Dairy Milk Swot

http://www. allfreeessays. com/topics/cadbury-dairy-milk-competitors-analysis/0 http://www. managementparadise. com/forums/marketing-management-rm-im/137529-cadburys-advertising-strategy. html http://www. scribd. com/doc/46801673/Cadbury-Dairy-Milk-Report Cadbury India SWOT analysis : Strength • Cadbury Schweppes plc is a very profitable organization, generated revenue of more than ? 6,508 billion (2005). • It is a global chocolate brand built upon a reputation for fine products and services. Cadbury Schweppes plc was one of the Fortune Top 100 Companies to Work For in 2005. The company is a respected employer that values its workforce. • The organization has strong ethical values and an ethical mission statement Weaknesses • Cadbury has a reputation for new product development and creativity. However, they remain vulnerable to the possibility that their innovation may falter over time. • The organization has a strong presence in the United States of America, UK and India.

write an essay on my birthday

It is often argued that they need to look for a portfolio of countries, in order to spread business risk. • Cadbury’s recall over 1 million chocolate bars over salmonella fears • The organization is dependant on a main competitive advantage, the retail of coffee. This could make them slow to diversify into other sectors should the need arise. • The company has no apprehensions of cannibalization of its chocolate brands. Opportunities • Cadbury company is very good at taking advantage of opportunities. The company has the opportunity to expand its global operations. New markets with new products which are limited in particular region. • Cadbury has decided to focus on a few of its key brands such as Cadbury Dairy Milk, Bournvita, Eclairs and Halls to drive growth for the company. • Co-branding with other manufacturers of food and drink, and brand franchising to manufacturers of other goods and services both have potential. • Cadbury India is attempting to increase the declining market for chocolate with innovation, one of which is its sweet snack, Bytes. Brand ambassador Amitabh Bachchan for advertising there new products. Threats • Who knows if the market for Cadbury will grow and stay in favour with customers, or whether another type of beverage or leisure activity will replace coffee in the future? • Health organization have so many barriers for new development • Cadbury’s are exposed to rises in the cost of chocolate and dairy products. • Entry into salted snacks was ruled out so it is important to do new innovation and marketing research.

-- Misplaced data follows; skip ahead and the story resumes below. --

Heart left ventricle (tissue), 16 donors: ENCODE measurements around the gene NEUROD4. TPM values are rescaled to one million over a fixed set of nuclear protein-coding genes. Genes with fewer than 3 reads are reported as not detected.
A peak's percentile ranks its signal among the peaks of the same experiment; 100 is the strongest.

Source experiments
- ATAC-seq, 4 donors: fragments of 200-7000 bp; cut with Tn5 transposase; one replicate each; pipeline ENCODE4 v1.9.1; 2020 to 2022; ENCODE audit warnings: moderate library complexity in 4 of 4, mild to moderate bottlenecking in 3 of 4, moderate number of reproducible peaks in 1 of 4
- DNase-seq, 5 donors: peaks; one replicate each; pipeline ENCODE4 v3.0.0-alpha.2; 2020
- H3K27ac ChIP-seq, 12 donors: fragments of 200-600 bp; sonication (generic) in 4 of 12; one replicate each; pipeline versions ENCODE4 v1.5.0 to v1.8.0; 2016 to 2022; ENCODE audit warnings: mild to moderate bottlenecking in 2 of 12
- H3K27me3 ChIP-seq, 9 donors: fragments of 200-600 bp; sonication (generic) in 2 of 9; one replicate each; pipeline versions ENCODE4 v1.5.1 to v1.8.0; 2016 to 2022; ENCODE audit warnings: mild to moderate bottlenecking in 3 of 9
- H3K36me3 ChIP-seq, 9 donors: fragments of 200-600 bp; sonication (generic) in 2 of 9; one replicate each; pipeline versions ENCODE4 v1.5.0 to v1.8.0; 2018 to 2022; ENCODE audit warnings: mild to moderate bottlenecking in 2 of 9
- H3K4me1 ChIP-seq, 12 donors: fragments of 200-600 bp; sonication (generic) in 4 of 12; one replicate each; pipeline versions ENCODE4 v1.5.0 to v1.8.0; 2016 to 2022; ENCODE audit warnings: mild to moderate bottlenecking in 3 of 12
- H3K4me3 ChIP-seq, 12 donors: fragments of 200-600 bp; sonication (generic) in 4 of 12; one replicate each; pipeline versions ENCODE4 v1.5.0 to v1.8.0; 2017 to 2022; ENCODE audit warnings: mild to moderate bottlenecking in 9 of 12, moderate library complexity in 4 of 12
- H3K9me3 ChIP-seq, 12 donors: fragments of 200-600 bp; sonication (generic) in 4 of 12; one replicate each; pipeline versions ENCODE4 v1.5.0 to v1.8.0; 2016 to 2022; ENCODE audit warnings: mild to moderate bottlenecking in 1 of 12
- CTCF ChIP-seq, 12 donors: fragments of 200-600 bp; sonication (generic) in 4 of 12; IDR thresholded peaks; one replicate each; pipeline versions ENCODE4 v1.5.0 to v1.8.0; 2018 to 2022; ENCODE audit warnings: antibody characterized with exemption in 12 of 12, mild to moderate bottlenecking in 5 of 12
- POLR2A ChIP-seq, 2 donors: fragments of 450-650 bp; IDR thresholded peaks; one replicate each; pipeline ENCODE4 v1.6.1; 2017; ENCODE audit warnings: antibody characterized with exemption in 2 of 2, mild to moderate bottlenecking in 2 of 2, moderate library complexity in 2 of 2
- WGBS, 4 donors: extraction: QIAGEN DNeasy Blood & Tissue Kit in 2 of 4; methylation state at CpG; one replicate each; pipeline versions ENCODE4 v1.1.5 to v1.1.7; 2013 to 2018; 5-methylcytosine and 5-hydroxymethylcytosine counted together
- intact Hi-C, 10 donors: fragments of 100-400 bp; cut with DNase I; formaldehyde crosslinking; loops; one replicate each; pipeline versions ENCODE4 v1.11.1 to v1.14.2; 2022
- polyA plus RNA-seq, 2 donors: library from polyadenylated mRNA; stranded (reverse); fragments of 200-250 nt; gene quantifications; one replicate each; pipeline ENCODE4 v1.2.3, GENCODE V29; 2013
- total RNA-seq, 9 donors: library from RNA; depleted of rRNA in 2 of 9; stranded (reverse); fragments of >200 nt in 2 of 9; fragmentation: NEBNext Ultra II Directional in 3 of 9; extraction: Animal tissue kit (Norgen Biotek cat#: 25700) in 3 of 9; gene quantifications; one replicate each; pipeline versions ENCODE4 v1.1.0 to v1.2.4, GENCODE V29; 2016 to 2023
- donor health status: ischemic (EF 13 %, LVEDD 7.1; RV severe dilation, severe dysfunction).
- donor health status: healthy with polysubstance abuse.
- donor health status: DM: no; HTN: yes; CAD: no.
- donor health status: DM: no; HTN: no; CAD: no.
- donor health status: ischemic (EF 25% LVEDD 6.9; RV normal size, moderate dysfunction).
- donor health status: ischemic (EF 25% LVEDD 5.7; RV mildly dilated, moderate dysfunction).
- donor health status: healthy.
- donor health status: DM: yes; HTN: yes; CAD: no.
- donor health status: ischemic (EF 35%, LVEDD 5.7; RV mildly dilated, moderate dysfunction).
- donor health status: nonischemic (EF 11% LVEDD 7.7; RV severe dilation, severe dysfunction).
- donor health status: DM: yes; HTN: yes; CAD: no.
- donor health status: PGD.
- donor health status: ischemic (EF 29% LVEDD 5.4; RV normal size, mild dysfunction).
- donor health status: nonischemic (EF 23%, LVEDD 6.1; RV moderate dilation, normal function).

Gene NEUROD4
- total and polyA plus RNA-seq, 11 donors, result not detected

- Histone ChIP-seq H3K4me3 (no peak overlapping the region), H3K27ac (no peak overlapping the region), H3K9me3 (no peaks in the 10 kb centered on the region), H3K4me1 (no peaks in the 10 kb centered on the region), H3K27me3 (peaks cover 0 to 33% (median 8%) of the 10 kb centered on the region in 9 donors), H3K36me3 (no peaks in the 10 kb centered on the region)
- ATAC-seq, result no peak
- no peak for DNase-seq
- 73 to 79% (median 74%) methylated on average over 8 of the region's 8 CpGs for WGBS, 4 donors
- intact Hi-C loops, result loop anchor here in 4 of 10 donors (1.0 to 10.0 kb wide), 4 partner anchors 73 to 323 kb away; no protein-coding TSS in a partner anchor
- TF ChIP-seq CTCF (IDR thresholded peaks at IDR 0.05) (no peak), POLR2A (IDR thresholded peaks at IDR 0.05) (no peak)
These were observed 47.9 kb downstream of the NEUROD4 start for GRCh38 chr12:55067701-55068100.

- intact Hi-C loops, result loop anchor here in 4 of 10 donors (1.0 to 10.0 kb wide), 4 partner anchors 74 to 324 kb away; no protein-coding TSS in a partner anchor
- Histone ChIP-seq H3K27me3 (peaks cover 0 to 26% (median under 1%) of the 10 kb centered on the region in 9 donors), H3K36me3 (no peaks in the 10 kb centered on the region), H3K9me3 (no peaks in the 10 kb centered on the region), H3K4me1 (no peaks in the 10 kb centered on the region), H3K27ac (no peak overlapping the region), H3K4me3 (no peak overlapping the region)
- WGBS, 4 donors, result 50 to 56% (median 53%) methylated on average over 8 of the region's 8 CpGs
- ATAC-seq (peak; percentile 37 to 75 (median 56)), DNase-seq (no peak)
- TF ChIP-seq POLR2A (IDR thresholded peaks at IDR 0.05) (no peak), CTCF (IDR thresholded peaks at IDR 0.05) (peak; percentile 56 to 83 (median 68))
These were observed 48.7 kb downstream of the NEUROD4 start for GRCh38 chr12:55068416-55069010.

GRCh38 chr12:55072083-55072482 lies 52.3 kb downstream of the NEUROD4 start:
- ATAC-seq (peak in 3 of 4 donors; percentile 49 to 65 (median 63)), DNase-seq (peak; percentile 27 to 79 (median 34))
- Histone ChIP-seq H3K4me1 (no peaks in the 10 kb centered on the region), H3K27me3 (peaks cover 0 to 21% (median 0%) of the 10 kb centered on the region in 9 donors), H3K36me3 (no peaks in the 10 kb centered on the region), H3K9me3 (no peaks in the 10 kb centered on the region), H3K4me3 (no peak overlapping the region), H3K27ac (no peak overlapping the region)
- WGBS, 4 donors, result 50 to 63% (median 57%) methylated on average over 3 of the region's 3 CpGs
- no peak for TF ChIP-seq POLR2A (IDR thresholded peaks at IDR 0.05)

5 Steps to Make Positive Pakistan

5 Steps to a Positive Brand Pakistan 8 COMMENTS(VISITED 72 TIMES, 29 VISITS TODAY) Share this Article * TWITTER * FACEBOOK * DELICIOUS * DIGG * STUMBLE * REDDIT Author: Ramla A. [aka FHK] CNN’s review of the problems of “Brand Pakistan” comes shortly after the Newsweek’s unpleasant award to Pakistan (“Most Dangerous Place…”). After India’s successful Incredible India campaign, minds have thought harder about how to project the prositive image of Pakistan? These are actually five progressive questions: . What does “positive” mean? Q-Zero is philosophical. Generally, positive is “anything that lends hope. ” Some think it means “strictly happy” – to the point of including “falsely cheerful. ” My definition is that positive is something that can be built upon. Right now, it can be half-built, even broken. But it’s positive if something can be made out of it with effort. Simple! 1. What is positive in Pakistan? This requires an active identification and location of subjects.

write an essay on my best friend in french

When Pakistanis look around with the latter definition, we will find more positives than we could see under the previous definitions. Let’s try a few examples: Tourism is a positive area; there are so many unexplored territories in Pakistan that it’s a great place for travelers fatigued by crowded popular destinations. Agriculture is a positive area; there is such great demand for food and efficient delivery that a variety of businesses (seed banks, farmer training, storage, trucking, grocery delivery service) can be built out of it! Then we march into the direction of building that thing, while creating a positive aura about it! ) 2. What is the image of that positive thing? This step requires investigation of facts. Knowing the truth of the matter. Then understanding what’s the image at the moment. Without hiding (from) truth. The subject can be positive, but the image can be negative if our definition is not correct in Q-Zero. Is an empty piece of land an area to build something upon? Or is it “vacant? ” I have a miniature painting – a simple turquoise blue rectangle.